Susan von Borstel

When my children were young, I worked against nuclear power. I used to go to schools and show films about the horrors of nuclear weapons. In the 1980s, nuclear energy was wrapped up together with nuclear weapons. If you were against one, you had to be against the other.

At that time, my husband was installing solar panels. Solar was the great hope for the future. But even then some wondered whether solar power could scale up fast enough to make a difference. Here we are in 2016 and solar power is still about 1 percent of electricity generation.

But after seeing a lecture by Tom Blees, a leading thinker on nuclear energy and president of the Science Council for Global Initiatives, it sparked my interest. After doing some research, I discovered that nuclear energy is the only scale-able clean energy source we have.

So I decided to work at the Science Council. We support several kinds of new nuclear power including the Integral Fast Reactor and Thorcon’s molten salt reactor. My current fantasy is to see development of a nuclear-powered desalination project to keep Lake Shasta full so we can keep California’s Central Valley Water Project running year round even in the worst drought.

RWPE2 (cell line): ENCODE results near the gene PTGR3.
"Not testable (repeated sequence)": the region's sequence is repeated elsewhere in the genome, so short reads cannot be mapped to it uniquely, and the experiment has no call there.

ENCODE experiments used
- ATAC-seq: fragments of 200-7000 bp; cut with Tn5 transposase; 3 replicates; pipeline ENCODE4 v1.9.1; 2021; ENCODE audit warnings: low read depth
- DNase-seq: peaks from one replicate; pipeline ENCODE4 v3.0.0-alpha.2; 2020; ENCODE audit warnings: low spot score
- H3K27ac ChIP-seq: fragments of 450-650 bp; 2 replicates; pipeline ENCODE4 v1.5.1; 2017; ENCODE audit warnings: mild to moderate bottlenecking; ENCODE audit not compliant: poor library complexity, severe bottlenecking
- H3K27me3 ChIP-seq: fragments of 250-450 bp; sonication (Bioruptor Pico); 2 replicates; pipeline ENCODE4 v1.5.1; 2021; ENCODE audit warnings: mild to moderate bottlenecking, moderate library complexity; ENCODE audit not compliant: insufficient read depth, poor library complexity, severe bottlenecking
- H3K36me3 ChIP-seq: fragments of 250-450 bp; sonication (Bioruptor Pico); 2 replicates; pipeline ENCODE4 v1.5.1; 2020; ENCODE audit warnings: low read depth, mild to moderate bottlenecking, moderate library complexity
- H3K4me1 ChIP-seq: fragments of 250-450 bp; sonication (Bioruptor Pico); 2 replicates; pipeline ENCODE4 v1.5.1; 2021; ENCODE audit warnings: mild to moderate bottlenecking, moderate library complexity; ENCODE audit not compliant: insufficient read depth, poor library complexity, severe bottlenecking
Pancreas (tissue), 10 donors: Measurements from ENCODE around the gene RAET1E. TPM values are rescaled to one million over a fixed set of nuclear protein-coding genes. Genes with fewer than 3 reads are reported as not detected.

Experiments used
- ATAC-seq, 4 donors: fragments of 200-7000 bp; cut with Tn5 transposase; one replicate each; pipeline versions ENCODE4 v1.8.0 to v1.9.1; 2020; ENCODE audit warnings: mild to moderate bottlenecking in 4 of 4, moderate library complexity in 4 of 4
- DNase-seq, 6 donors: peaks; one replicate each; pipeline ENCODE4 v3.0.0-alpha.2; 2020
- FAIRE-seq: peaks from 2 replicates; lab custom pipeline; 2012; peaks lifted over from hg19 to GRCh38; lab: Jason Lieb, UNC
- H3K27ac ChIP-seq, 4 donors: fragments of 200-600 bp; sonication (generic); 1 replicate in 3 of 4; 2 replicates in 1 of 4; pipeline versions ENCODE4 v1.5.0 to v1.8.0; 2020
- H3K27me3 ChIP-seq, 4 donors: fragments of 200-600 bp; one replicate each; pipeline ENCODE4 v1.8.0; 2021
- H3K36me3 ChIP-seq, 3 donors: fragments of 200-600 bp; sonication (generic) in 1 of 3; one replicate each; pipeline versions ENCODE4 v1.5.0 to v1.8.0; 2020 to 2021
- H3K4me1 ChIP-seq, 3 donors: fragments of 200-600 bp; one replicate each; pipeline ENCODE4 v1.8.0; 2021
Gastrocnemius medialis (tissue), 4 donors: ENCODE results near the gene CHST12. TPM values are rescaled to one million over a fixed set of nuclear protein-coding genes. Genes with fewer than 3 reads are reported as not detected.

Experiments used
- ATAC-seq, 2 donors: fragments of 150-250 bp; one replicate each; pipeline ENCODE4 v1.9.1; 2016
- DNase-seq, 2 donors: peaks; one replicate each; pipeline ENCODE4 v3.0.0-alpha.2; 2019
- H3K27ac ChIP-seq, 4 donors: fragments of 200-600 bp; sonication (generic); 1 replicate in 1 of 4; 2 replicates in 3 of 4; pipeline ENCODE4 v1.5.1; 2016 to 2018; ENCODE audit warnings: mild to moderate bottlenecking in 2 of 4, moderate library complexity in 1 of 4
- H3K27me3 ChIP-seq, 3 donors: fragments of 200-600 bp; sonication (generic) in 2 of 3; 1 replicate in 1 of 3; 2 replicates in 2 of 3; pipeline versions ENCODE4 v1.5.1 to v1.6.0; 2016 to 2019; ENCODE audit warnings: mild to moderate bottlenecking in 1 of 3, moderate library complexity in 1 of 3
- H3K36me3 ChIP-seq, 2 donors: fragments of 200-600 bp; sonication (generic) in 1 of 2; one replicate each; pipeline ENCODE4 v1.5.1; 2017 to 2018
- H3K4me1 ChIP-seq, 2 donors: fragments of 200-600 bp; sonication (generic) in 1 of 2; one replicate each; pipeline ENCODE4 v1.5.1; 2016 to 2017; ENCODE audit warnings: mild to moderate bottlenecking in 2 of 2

After doing some research, I discovered that nuclear energy is the only scale-able clean energy source we have.

My research and experience has shown me that today’s technologies are more economical, clean, safe and reliable. They are not your parent’s nuclear power. Although our current plants quietly supply 20 percent of our electricity, they look like dated technologies compared with nuclear “Teslas” under development today.

It’s not just mothers and grandmothers, trusted humanitarians such as Microsoft founder and philanthropist Bill Gates, leading climate scientist James Hansen, and Rep. John Garamendi (D-Calif.) work hard to promote nuclear energy.

But the main reason I support nuclear energy is for the sake of my grandchildren. As a lifelong lover of the natural world with a degree in zoology, I seek to protect it for my grandchildren and theirs. Solar and wind have a place in meeting our clean energy needs, but the numbers don't lie. Nuclear energy is necessary.